The Family Counseling Center on Dealing with Winter Blues
Winter in upstate New York can be daunting. As the light dims and the weather gets colder, so too can our outlook and perspective of the world. The Family Counseling Center is here to support individuals as they navigate the challenges of the winter blues. Megan Sweeney, (L)MHC therapist at The Family Counseling Center offers some advice on how to deal with winter blues head-on.
“Winter can be a tough time,” said Sweeney. “I can find myself being a bit of a Debbie Downer during winter and I try to pivot my thoughts so that winter is about productivity, people, and purpose.” Sweeney offers five avenues to self-care.
1. Get as much natural light as possible.
Shorter daylight hours can contribute to feelings of lethargy and depression. Embrace the opportunity to get as much natural light as possible when the sun shines. This can include opening the blinds as wide as possible, sitting with your face toward the sun for even a few moments, and getting outside when weather permits. Decades of studies have shown that natural light can have a powerful and positive affect not only on mental health but on physical health and overall well-being.
2. Embrace your inner child.
“I believe in embracing your inner child whenever possible,” offers Sweeney. “Get outside and make a snowman, play boardgames with friends or your kids. Find coloring pages to sit down and do. Being inside doesn’t have to be about sitting around because there isn’t anything to do – there is so much fun you can have at home!”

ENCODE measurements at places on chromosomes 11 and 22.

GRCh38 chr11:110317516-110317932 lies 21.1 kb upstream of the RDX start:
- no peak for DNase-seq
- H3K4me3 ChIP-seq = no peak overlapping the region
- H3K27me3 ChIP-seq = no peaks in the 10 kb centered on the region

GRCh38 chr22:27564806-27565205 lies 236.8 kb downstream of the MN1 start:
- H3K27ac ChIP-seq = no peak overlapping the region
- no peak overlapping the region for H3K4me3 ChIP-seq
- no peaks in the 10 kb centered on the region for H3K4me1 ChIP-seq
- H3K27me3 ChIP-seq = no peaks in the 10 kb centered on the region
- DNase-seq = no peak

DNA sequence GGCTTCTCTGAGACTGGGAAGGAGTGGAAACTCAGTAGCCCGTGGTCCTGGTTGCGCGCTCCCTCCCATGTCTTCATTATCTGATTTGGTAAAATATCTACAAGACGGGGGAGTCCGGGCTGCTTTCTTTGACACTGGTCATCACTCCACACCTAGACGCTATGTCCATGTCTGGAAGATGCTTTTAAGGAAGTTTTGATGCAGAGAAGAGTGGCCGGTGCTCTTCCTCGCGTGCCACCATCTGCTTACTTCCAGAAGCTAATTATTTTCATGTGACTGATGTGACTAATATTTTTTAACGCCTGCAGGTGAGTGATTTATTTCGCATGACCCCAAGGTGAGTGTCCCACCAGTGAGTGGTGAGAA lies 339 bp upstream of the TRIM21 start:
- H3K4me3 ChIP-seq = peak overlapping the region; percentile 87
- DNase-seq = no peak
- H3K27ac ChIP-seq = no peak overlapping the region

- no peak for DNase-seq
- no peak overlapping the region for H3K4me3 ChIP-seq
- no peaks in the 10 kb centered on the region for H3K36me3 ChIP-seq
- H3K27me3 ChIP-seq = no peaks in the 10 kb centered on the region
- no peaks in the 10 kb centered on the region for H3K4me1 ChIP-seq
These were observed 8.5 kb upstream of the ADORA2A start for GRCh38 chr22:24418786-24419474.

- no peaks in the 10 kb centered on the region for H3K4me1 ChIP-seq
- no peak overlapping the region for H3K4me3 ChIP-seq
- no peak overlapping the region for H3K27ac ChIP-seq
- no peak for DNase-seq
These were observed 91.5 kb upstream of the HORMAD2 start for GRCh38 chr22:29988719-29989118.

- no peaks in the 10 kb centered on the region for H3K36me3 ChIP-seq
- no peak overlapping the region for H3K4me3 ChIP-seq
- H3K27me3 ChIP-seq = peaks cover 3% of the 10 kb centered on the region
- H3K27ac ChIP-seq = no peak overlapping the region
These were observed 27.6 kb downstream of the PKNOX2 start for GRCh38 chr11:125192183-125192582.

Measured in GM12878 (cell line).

3. Connect with friends and family.
Sweeney suggests two ways to connect with the people in your life:
- Call the people you don’t usually get to see. “Reach out to cousins and aunts, friends who live far away or that you rarely see. This is a perfect thing to do on cold days – it cheers you up and them too!”, said Sweeney.
- Create a Movie Club. Sweeney suggests creating a movie or tv club with friends. Pick out movies/tv shows you want to see. Everyone watches the same film and gets together afterward to discuss what they liked and didn’t like, similar to a book club format.
4. Make winter work for you.
Self-care is an important aspect to overall wellbeing, but it does not always mean taking a break and relaxing. “I try to make the indoors productive,” said Sweeney. “I’m my healthiest when I am busy so I focus on making my winter environment one of little wins.” Sweeney suggests a few avenues for creating a productive environment.
- Tackle projects you put off such as cleaning out a closet, going through and organizing Tupperware, or planning house projects.
- “I’m a big fan of what is called ‘contextual self-care’,” said Sweeney. “This means that you create an environment that is warm and comforting. Light some candles, find fluffy socks, fairy lights, and sit down with a good book.”
5. Create a countdown (or count-up).
Sweeney suggests that rather than focusing on the darkness of the winter, one should instead count-up the gains. “I have a count-up of how many more minutes of daylight we gain every day up until the summer solstice. This way, each day is literally a little brighter for a little longer. It takes my attention away from the darkness to the light and that has a positive impact.”